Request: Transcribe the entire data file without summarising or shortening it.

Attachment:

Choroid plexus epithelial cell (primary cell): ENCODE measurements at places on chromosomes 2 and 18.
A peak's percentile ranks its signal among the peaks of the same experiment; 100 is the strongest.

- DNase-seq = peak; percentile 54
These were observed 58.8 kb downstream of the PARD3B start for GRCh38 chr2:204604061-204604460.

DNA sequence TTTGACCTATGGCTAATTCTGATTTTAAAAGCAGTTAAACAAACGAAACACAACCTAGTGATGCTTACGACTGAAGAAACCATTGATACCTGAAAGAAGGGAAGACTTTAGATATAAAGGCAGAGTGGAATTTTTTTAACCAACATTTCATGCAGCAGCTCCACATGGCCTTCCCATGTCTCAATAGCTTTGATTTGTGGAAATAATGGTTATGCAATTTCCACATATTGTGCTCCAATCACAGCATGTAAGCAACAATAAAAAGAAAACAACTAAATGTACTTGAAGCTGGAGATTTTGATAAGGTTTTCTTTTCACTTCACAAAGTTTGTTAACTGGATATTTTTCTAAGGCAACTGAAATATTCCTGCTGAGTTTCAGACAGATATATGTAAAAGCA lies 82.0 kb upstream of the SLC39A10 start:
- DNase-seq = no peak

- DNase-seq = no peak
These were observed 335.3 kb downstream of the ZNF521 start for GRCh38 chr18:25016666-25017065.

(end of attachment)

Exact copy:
Choroid plexus epithelial cell (primary cell): ENCODE measurements at places on chromosomes 2 and 18.
A peak's percentile ranks its signal among the peaks of the same experiment; 100 is the strongest.

- DNase-seq = peak; percentile 54
These were observed 58.8 kb downstream of the PARD3B start for GRCh38 chr2:204604061-204604460.

DNA sequence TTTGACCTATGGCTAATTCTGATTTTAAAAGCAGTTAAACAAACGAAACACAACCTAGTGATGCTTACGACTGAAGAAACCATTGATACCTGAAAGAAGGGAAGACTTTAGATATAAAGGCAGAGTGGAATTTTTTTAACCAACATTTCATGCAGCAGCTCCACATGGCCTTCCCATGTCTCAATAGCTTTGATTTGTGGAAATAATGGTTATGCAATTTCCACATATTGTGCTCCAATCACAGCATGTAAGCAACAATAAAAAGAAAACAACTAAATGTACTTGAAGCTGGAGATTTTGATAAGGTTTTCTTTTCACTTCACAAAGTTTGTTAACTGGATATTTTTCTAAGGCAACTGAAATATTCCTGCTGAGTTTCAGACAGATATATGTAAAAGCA lies 82.0 kb upstream of the SLC39A10 start:
- DNase-seq = no peak

- DNase-seq = no peak
These were observed 335.3 kb downstream of the ZNF521 start for GRCh38 chr18:25016666-25017065.